Advertising
  • News
  • Defence
  • Manufacturers & Airframes
  • Aurora seeks Orion production start after record flight

Aurora seeks Orion production start after record flight

Aurora Flight Sciences hopes to launch production of up to seven or eight slightly improved versions of the Orion after the medium altitude long endurance unmanned air system broke the official and unofficial records for endurance with an 80h flight.

“We see a number of possibilities” for sales of the Orion, says John Langford, founder of Aurora.

The Orion programme is currently funded by the US Air Force under the Big Safari rapid acquisition office, and Aurora hopes the endurance demonstration will inspire a follow-on production deal.

“People’s opinions change once they see it actually work,” he says.

Other possibilities for the Orion include an emerging commercial market for communications relay, Langford says. Aurora also is positioning the Orion to compete against the Northrop Grumman MQ-4C Triton as an unmanned adjunct to the Boeing P-8A Poseidon.

Ultimately, however, Aurora also is considering launching follow-on production of up to seven or eight aircraft with internal funding. “It is possible that we would do that,” Langford says. “We’ve made no company decision. But we are certainly actively evaluating that.”

The US Army launched the Orion programme in 2007 as a hydrogen-fueled, high-altitude UAS. The project then passed to the Air Force Research Laboratory, and the vehicle was designed to operate at medium altitude with JP-8 fuel an a diesel-powered engine. The AFRL project subsequently moved to Big Safari.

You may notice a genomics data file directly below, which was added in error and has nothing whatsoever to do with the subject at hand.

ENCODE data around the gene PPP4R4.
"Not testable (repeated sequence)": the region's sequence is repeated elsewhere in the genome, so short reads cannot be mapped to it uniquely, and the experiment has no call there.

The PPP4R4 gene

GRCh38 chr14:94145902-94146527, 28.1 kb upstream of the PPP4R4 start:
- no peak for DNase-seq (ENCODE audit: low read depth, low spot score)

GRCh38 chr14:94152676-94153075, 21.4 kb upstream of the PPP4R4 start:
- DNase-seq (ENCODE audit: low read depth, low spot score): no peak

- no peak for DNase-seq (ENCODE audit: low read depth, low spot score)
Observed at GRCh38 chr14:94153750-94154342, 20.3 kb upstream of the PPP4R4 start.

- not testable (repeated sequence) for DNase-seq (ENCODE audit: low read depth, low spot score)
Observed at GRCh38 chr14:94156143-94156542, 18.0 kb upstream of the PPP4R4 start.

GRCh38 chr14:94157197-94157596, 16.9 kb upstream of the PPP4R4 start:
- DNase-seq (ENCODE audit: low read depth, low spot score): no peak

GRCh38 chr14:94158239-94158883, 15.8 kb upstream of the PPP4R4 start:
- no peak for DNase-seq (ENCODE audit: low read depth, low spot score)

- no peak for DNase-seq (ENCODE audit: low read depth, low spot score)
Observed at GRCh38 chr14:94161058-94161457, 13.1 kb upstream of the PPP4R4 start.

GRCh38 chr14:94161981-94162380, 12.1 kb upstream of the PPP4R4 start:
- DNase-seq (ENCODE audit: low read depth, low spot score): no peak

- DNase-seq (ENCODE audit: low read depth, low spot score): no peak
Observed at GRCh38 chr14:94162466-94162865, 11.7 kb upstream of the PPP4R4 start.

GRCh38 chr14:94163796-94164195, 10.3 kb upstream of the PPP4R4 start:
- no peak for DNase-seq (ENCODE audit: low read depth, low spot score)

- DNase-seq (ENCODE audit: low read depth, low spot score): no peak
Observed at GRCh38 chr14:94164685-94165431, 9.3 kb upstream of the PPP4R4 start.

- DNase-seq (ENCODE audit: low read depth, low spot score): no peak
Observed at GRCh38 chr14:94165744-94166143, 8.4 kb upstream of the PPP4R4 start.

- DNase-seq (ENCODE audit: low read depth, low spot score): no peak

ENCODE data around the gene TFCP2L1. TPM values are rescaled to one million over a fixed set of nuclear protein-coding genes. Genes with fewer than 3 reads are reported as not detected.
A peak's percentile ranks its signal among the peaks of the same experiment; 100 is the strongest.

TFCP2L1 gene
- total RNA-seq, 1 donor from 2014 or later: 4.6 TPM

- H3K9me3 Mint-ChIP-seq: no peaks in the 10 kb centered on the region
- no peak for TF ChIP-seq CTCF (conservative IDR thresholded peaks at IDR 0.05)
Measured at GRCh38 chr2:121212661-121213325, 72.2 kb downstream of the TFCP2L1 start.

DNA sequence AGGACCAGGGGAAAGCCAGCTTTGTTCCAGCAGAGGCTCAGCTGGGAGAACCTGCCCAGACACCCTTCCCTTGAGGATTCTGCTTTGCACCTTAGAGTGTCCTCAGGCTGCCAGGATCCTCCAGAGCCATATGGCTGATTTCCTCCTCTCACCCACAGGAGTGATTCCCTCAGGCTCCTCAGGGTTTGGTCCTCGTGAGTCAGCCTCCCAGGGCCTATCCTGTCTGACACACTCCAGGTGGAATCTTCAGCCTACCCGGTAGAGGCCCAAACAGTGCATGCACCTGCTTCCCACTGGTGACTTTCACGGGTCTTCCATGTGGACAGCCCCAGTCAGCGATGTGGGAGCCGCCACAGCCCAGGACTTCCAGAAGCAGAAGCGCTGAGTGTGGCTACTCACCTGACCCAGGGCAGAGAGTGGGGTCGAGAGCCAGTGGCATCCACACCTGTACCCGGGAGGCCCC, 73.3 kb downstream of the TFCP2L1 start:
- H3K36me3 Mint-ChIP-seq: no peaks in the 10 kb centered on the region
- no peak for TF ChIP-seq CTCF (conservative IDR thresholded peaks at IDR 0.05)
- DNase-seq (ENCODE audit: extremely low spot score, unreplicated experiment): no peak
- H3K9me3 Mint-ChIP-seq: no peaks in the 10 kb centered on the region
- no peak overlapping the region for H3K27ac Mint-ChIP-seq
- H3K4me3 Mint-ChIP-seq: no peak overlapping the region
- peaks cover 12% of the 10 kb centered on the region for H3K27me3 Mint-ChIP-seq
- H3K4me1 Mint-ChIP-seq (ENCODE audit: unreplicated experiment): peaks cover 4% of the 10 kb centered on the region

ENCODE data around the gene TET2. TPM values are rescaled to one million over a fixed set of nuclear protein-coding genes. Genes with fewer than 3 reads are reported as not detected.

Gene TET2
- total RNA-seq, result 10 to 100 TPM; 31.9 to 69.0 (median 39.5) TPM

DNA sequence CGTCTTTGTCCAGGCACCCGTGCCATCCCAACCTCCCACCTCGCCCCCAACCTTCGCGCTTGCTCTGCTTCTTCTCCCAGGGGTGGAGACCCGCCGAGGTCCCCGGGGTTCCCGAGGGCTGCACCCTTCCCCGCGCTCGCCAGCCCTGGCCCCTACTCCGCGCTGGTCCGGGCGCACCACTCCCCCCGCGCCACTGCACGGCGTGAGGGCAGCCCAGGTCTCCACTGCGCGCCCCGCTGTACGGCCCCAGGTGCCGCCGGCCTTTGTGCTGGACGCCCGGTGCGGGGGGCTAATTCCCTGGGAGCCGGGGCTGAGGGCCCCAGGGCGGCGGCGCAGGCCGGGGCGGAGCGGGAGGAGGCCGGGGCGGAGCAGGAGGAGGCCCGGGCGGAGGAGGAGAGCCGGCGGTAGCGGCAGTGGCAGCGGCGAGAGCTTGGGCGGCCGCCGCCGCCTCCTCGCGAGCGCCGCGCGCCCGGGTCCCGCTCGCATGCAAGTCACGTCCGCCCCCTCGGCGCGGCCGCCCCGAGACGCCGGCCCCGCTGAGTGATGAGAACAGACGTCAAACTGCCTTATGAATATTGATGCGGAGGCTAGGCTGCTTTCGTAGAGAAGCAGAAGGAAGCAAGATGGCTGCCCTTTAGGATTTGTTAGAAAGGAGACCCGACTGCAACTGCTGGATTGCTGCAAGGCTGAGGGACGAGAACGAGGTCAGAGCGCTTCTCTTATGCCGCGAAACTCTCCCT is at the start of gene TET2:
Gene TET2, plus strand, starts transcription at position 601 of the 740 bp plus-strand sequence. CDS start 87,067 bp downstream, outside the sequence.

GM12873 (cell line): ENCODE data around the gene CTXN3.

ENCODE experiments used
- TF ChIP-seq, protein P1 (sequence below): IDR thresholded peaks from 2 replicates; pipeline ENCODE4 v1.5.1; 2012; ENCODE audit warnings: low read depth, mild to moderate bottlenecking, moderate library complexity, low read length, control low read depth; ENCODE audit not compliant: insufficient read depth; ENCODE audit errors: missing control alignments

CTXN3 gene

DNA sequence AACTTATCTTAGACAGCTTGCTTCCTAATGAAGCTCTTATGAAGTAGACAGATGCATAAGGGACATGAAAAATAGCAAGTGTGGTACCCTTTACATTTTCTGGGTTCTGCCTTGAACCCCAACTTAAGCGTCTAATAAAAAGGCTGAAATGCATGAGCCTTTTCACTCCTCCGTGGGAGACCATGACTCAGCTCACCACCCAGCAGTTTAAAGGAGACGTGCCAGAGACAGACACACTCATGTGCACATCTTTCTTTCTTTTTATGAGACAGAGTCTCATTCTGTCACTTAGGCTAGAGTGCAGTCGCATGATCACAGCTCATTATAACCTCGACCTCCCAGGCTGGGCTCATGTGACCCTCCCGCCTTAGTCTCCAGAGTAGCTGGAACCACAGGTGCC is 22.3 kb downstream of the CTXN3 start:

Aurora’s goal all along was to demonstrate that the UAS could fly unrefueled for more than 120h, and the opportunity finally came on 5 December. The aircraft launched around 2 am from Naval Air Station China Lake, California, and landed 80h later, Langford says.

Asset Image

Aurora Flight Sciences

The flight was stopped short only because the Orion’s test window over the China Lake test range ended, he says. The aircraft still had enough fuel on board to fly up to 37h longer, he adds.

The Orion flight still beat the official record of more than 31h of continuous flight set by the RQ-4 Global Hawk in 2001. It also surpassed an unofficial endurance record set by the Boeing Condor programme. Boeing claims the Condor flew continuously for more than 50h in 1988, but the flight was not witnessed by the NAA and is not an official record.

The Orion flight marks the set endurance record claimed by a Langford-led aircraft design. The Daedalus aircraft set the record for a human-powered aircraft with a 72mi flight in 1988.

“The Orion has a lot of the Daedalus DNA,” Langford says.

Related Content
Advertising

Advertising